State-by-State Impact of Proposed SNAP Cuts in President’s Budget: Eliminating Expanded Categorical Eligibility and Time-Limit Waivers
  Has the State Adopted the Expanded Categorical Eligibility Option?1 Does the State Have Waivers from the Three-Month Time Limit?
State/Territory Asset Test Income Test
Alabama Yes    
Alaska     Yes
Arizona Yes Yes Yes
California Yes Yes Yes
Colorado Yes   Yes
Connecticut Yes Yes Yes
Delaware Yes Yes  
District of Columbia Yes Yes Yes
Florida Yes Yes  
Georgia Yes   Yes
Hawaii Yes Yes Yes
Idaho Yes   Yes
Illinois Yes Yes Yes
Indiana Yes    
Iowa Yes Yes  
Kentucky Yes   Yes
Louisiana     Yes
Maine Yes Yes  
Maryland Yes Yes Yes
Massachusetts Yes Yes Yes
Michigan Yes Yes Yes
Minnesota Yes Yes Yes
Mississippi Yes    
Montana Yes Yes Yes
Nebraska Yes    
Nevada Yes Yes Yes
New Hampshire Yes Yes Yes
New Jersey Yes Yes Yes
New Mexico Yes Yes Yes
New York Yes Yes Yes
North Carolina Yes Yes  
North Dakota Yes Yes Yes
Ohio Yes   Yes
Oklahoma Yes    
Oregon Yes Yes Yes
Pennsylvania Yes Yes Yes
Rhode Island Yes Yes Yes
South Carolina Yes    
South Dakota     Yes
Tennessee     Yes
Texas Yes Yes  
Utah     Yes
Vermont Yes Yes Yes
Virginia     Yes
Washington Yes Yes Yes
West Virginia Yes   Yes
Wisconsin Yes Yes  
Guam Yes Yes Yes
Virgin Islands Yes Yes Yes
United States 43 have adopted 31 have adopted 36 have adopted

1 These states have adopted broad-based categorical eligibility. Additional states have narrow categorical eligibility (beyond cash assistance, but not affecting large numbers of households) and may also have some households that would be cut off SNAP.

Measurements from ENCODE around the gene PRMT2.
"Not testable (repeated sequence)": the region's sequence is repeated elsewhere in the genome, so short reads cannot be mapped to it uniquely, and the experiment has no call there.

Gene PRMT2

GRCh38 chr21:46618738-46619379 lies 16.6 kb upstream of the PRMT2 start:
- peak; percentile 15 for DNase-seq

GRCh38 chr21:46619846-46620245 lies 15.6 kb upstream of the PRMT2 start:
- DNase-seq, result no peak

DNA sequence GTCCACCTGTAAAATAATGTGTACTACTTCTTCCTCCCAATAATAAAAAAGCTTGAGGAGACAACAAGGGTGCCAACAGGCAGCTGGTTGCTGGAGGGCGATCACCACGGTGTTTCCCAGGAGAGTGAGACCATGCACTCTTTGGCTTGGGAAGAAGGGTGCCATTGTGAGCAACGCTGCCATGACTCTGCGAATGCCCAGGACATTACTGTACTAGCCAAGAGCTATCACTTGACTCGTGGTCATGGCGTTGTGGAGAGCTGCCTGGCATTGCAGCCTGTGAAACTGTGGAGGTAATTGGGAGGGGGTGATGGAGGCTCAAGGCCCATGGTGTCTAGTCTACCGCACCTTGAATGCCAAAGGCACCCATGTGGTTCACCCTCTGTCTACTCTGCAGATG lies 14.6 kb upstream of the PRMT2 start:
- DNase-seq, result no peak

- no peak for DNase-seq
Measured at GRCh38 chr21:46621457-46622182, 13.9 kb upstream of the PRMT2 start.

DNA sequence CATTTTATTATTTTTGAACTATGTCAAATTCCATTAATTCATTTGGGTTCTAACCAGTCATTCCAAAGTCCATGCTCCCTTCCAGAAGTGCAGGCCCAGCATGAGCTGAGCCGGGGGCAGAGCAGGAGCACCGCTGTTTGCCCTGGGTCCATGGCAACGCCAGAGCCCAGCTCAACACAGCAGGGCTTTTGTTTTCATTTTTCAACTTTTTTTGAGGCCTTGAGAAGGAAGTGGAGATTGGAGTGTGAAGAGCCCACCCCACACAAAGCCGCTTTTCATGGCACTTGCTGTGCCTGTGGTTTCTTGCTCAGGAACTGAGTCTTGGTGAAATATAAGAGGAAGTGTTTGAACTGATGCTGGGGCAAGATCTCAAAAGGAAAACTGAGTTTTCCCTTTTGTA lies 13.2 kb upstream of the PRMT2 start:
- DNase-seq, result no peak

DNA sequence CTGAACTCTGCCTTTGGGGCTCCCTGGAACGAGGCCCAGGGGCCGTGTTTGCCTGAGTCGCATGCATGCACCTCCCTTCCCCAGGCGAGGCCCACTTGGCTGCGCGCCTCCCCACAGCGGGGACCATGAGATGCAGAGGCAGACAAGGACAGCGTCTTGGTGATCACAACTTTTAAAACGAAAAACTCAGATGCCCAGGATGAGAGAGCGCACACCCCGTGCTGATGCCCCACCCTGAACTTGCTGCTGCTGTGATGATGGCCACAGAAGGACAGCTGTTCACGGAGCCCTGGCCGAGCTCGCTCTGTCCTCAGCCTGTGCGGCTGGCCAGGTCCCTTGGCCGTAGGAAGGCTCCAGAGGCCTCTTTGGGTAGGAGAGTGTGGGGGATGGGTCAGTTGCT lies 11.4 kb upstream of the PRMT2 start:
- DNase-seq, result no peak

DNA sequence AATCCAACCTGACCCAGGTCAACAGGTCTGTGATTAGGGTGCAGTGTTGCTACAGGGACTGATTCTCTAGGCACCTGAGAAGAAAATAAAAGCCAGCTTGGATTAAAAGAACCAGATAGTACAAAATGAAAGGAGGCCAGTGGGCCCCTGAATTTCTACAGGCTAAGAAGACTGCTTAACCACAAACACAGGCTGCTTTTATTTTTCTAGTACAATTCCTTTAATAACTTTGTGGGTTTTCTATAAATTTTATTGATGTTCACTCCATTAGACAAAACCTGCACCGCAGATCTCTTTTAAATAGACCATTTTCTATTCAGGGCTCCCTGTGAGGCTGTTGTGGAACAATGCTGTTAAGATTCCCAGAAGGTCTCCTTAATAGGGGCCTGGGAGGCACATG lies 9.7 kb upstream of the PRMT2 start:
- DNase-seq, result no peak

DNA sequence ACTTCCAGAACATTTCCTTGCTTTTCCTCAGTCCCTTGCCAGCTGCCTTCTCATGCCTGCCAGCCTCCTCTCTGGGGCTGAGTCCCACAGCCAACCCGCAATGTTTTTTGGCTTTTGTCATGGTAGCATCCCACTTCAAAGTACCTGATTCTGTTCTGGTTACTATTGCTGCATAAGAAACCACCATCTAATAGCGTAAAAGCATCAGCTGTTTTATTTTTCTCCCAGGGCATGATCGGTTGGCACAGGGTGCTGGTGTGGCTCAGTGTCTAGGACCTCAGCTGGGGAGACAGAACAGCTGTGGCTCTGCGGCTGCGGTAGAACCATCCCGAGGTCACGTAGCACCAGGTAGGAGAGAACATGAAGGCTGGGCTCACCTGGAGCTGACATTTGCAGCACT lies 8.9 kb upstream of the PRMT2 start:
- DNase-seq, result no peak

Sources: USDA, Food and Nutrition Service, Broad-based Categorical Eligibility Chart, and additional CBPP research; see and dependents-abawds

State-by-State Impact of Proposed SNAP Cuts in President’s Budget: Eliminating the Minimum Benefit
  Number Receiving Minimum Benefit in 2016 Annual SNAP Cut Based on Minimum Benefit in 2016
State/Territory Households Individuals
Alabama  26,000  30,000 -$4,581,000
Alaska  4,000  4,000 -$867,000
Arizona  29,000  35,000 -$5,182,000
Arkansas  20,000  21,000 -$2,893,000
California  103,000  116,000 -$18,141,000
Colorado  13,000  15,000 -$2,152,000
Connecticut  26,000  33,000 -$4,400,000
Delaware  8,000  9,000 -$1,384,000
District of Columbia  7,000  9,000 -$1,340,000
Florida  136,000  171,000 -$24,546,000
Georgia  64,000  76,000 -$10,527,000
Hawaii1  Less than 1,000  Less than 1,000 -$156,000
Idaho  6,000  7,000 -$1,021,000
Illinois  62,000  71,000 -$11,085,000
Indiana  28,000  31,000 -$4,295,000
Iowa  25,000  29,000 -$4,220,000
Kansas  9,000  9,000 -$1,424,000
Kentucky  16,000  19,000 -$2,719,000
Louisiana1  11,000  13,000 -$1,692,000
Maine  13,000  17,000 -$2,265,000
Maryland  46,000  52,000 -$7,863,000
Massachusetts  36,000  43,000 -$6,723,000
Michigan  108,000  126,000 -$16,794,000
Minnesota  32,000  37,000 -$5,637,000
Mississippi  15,000  17,000 -$2,575,000
Missouri  20,000  22,000 -$3,420,000
Montana  5,000  5,000 -$724,000
Nebraska  7,000  8,000 -$1,001,000
Nevada  34,000  41,000 -$6,055,000
New Hampshire  6,000  6,000 -$823,000
New Jersey  51,000  62,000 -$8,430,000
New Mexico  14,000  16,000 -$2,162,000
New York  79,000  91,000 -$14,873,000
North Carolina  85,000  103,000 -$14,878,000
North Dakota1  2,000  2,000 -$266,000
Ohio  67,000  78,000 -$11,412,000
Oklahoma  21,000  23,000 -$3,238,000
Oregon  57,000  72,000 -$10,149,000